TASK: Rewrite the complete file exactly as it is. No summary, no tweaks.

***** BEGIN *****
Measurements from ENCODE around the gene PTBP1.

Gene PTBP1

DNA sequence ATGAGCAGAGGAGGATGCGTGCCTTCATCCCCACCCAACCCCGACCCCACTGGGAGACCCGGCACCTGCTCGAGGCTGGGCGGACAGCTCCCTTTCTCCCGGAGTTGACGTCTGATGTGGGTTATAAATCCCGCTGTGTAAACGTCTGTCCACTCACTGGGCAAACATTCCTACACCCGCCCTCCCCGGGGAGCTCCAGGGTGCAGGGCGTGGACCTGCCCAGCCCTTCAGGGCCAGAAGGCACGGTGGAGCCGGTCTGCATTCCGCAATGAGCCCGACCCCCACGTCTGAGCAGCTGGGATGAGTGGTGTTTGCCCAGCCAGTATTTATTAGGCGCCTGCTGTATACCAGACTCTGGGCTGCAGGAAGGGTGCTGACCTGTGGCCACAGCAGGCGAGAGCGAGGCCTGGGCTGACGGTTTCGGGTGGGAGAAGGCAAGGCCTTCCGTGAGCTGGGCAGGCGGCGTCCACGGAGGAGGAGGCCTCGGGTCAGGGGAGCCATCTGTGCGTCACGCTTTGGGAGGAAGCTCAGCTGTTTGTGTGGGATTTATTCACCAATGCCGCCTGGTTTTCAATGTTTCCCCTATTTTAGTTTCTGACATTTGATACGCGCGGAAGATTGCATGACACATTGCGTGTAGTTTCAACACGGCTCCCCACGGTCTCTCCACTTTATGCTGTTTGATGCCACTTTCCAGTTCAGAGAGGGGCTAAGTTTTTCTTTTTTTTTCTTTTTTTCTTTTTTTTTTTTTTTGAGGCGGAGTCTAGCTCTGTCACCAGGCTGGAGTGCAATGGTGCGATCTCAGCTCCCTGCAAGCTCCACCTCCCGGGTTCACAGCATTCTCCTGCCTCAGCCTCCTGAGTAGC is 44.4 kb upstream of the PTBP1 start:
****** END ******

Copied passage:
Measurements from ENCODE around the gene PTBP1.

Gene PTBP1

DNA sequence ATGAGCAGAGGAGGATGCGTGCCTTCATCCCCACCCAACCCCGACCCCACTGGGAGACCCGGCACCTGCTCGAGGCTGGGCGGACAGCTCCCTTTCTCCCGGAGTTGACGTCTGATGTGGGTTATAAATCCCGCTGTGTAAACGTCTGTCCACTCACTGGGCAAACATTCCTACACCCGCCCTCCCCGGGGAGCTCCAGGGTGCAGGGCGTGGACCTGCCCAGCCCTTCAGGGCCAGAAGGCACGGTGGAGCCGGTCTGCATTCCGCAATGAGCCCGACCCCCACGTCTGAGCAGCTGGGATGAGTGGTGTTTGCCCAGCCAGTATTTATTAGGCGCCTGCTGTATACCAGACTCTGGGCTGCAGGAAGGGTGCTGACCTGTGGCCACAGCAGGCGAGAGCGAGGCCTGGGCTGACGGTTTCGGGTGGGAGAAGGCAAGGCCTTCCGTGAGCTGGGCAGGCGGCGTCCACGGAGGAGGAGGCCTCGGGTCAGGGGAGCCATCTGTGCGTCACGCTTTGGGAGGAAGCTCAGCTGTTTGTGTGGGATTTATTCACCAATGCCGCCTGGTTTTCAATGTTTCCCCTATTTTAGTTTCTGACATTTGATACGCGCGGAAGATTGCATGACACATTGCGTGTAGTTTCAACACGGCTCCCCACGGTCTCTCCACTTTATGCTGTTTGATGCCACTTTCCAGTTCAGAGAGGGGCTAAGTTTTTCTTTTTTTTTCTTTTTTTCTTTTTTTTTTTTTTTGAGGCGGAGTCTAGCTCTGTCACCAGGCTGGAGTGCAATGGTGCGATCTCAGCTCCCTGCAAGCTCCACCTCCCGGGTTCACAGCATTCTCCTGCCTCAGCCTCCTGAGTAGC is 44.4 kb upstream of the PTBP1 start: